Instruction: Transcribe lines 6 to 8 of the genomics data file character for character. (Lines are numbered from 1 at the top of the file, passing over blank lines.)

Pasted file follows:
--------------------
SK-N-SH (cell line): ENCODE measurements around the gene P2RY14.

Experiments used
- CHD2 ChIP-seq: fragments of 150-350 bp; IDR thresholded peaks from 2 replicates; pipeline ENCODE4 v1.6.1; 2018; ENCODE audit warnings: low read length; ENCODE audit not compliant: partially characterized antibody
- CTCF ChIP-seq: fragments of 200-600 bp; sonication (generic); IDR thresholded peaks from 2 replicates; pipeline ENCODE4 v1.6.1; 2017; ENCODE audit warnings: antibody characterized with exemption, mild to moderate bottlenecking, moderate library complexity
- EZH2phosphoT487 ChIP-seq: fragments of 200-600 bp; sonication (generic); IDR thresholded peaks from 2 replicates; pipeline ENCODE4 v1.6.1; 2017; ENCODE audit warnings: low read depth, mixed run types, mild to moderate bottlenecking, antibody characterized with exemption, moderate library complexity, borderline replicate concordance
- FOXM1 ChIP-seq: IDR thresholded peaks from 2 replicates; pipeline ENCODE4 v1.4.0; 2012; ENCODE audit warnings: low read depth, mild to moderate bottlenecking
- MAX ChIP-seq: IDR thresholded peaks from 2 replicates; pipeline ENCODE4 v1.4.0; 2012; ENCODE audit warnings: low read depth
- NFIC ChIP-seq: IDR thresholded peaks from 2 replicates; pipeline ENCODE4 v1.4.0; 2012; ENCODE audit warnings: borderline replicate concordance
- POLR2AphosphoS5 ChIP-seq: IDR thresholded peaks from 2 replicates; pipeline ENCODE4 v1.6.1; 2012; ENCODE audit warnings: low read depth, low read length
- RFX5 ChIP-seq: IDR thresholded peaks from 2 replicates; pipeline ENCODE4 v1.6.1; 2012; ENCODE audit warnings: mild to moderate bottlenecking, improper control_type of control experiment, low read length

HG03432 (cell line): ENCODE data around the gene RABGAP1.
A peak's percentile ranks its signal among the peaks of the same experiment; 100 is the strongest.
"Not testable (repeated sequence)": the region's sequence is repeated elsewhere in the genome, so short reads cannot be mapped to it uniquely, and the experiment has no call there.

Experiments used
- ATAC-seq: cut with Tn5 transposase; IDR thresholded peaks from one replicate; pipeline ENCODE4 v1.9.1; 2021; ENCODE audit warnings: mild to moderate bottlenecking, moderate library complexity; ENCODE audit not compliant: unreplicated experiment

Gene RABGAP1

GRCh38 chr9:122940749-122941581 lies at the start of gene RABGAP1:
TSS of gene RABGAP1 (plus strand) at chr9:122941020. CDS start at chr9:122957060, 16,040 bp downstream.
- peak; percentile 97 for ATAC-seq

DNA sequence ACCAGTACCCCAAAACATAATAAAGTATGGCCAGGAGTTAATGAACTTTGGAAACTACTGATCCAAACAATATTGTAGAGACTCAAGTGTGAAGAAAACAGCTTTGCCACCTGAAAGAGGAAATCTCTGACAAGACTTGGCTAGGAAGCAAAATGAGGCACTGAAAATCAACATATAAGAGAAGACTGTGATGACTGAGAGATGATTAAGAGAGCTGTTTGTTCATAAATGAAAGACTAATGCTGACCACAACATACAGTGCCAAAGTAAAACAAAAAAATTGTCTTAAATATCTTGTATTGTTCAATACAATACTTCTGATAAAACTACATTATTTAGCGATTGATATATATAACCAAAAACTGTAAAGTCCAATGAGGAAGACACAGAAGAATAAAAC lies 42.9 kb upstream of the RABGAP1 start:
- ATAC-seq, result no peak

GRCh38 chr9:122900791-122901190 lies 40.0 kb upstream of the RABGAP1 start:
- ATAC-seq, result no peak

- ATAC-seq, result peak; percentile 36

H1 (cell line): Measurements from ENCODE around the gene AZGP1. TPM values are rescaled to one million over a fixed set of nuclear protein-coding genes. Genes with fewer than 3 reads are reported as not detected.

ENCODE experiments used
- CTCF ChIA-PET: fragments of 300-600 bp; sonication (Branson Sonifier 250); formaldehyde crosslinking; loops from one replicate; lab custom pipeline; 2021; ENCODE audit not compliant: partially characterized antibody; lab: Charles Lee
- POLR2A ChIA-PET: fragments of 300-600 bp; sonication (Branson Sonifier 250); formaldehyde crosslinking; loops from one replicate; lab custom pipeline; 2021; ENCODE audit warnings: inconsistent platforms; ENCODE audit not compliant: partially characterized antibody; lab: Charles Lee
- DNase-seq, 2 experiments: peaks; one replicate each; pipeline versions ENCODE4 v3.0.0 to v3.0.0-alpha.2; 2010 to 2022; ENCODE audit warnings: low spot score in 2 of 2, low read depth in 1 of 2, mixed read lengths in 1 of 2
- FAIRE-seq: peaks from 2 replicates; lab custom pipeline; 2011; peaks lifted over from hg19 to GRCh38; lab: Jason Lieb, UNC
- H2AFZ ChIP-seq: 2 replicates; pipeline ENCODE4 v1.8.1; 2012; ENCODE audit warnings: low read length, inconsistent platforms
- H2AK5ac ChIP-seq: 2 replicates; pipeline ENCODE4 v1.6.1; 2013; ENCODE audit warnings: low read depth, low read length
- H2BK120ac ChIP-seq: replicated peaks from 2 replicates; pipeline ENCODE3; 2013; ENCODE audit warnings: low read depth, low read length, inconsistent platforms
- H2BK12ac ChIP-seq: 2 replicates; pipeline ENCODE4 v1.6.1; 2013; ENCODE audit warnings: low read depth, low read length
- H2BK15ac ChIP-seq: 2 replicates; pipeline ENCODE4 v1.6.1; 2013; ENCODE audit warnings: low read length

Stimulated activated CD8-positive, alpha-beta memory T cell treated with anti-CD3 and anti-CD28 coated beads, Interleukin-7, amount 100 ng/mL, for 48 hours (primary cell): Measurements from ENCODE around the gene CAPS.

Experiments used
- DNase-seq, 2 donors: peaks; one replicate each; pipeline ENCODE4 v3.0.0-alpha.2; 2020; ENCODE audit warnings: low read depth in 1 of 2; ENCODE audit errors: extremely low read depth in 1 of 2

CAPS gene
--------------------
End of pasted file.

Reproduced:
- FOXM1 ChIP-seq: IDR thresholded peaks from 2 replicates; pipeline ENCODE4 v1.4.0; 2012; ENCODE audit warnings: low read depth, mild to moderate bottlenecking
- MAX ChIP-seq: IDR thresholded peaks from 2 replicates; pipeline ENCODE4 v1.4.0; 2012; ENCODE audit warnings: low read depth
- NFIC ChIP-seq: IDR thresholded peaks from 2 replicates; pipeline ENCODE4 v1.4.0; 2012; ENCODE audit warnings: borderline replicate concordance